In a dramatic demonstration of their drift to the right since September's elections, the Christian Democrats are taking their crusade into the streets. With their Bavarian allies, they intend to collect millions of signatures in defence of the 1913 citizenship law, which provides a racial definition of what it is to be German.
A new law, a compromise thrashed out by the Social Democrats and Greens, would grant automatic German citizenship to third-generation immigrants born in Germany, and ease the naturalisation process for other long-term residents. Of the 7.2 million "foreigners" living in Germany, about 4.2 million would qualify.
As matters have stood since the days of the Kaiser, German citizenship has been legally defined as a genetic attribute. The descendants of Germans settled in Russia in the time of Catherine the Great are Germans, and can "return" to Germany. Grandchildren of "guest-workers" who arrived in the 1960s remain "guests", and face bureaucratic hurdles every time they renew their temporary residence permits.
Naturalisation is slow and cumbersome. The recipients must surrender their original passport and citizenship. In the case of Turks, who number more than two million, they must buy themselves out of Turkey.
Under the law, which is due to be enacted by the summer, the newcomers would be allowed to have dual nationality for the first time. This, the opposition believes, will provoke "envy and aggression" among the natives.
"The consequences could be horrific," said Wolfgang Schauble, Helmut Kohl's successor as CDU chairman. A hard-hitting policy paper drawn up by its Bavarian sister party goes even further. "Germany's inner peace and integration are in danger," the Christian Social Union declares. The new law would provide a "hot-bed for racist incitement".
The government, and even the Free Democrats who used to be in Mr Kohl's coalition, counter that the petition is whipping up passions of the wrong kind. "It's all about mobilising prejudices," said Ottmar Schreiner, party manager of the Social Democrats.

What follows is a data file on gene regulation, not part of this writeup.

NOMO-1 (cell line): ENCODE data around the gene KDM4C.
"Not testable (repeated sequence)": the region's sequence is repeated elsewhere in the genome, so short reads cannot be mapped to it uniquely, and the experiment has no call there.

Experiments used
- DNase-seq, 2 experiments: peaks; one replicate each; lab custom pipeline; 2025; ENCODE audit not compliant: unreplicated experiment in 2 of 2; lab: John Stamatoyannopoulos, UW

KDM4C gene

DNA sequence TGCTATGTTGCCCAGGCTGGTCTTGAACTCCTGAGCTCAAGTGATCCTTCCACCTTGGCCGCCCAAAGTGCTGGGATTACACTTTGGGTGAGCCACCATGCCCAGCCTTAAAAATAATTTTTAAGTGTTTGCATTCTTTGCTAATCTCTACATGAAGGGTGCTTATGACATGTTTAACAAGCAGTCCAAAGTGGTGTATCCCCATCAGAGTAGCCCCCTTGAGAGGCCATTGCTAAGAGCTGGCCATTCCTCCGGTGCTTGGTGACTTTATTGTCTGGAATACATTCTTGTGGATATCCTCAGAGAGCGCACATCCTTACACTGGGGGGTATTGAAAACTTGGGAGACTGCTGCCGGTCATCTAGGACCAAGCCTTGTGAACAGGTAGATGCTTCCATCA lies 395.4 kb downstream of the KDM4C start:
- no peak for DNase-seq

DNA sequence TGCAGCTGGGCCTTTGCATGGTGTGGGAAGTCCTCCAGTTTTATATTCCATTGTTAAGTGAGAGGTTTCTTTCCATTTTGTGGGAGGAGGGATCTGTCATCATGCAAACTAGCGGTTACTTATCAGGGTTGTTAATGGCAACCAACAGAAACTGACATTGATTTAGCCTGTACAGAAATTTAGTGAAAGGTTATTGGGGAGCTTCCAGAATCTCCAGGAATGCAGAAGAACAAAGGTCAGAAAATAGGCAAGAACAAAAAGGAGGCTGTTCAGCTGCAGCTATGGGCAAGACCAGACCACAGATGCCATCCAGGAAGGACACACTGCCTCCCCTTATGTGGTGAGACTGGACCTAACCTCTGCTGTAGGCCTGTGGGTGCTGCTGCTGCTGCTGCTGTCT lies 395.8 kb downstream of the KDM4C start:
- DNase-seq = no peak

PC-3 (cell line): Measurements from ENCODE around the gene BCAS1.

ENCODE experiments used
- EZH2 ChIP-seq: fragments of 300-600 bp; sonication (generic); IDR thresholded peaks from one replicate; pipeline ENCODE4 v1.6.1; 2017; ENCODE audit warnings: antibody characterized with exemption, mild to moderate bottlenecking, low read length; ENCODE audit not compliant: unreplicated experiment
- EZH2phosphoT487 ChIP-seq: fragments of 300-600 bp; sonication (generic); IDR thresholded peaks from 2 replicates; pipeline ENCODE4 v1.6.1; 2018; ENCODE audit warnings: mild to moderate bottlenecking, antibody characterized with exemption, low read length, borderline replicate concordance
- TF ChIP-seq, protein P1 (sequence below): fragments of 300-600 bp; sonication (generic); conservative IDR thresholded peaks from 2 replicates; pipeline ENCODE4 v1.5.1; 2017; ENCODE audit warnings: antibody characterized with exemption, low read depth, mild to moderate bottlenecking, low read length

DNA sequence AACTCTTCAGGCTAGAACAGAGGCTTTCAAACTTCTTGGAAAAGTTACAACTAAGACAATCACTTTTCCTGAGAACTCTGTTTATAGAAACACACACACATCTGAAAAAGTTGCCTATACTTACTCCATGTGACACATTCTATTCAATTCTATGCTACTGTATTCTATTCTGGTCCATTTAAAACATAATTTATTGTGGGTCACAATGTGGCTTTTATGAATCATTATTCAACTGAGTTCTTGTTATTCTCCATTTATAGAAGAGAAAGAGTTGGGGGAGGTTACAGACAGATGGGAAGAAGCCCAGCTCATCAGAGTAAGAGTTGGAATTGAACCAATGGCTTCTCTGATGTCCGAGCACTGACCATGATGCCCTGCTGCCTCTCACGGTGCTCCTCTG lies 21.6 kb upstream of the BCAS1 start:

Edmund Stoiber, the Bavarian Prime Minister, likened the foreign peril to the "threat posed to national security by the Red Army Faction", the urban terrorist group in the 1970s and 1980s. Mr Stoiber fears the new Germans will breed and attract "hundreds of thousands" of relatives from their previous homelands. "The German people don't want that," he said. "The people feel that the limits of our identity as Germans are bursting open."
Mr Stoiber's government in Munich has done much to protect German identity in the past. Last autumn, it "sent home" a 14-year-old thug to Turkey, even though the boy had been born and brought up in Germany by his Turkish parents. Bavaria has also lobbied strongly on behalf of nationalistic exile groups of Germans driven out of Eastern Europe after the Second World War.
The CSU policy paper, due to be published tomorrow, proposes to clamp down on immigrants even further. New arrivals would face language tests. Children aged 10 or over not conversant in German would not be admitted. Applicants would also face a test of knowledge of Germany's parliamentary democracy.Reuse content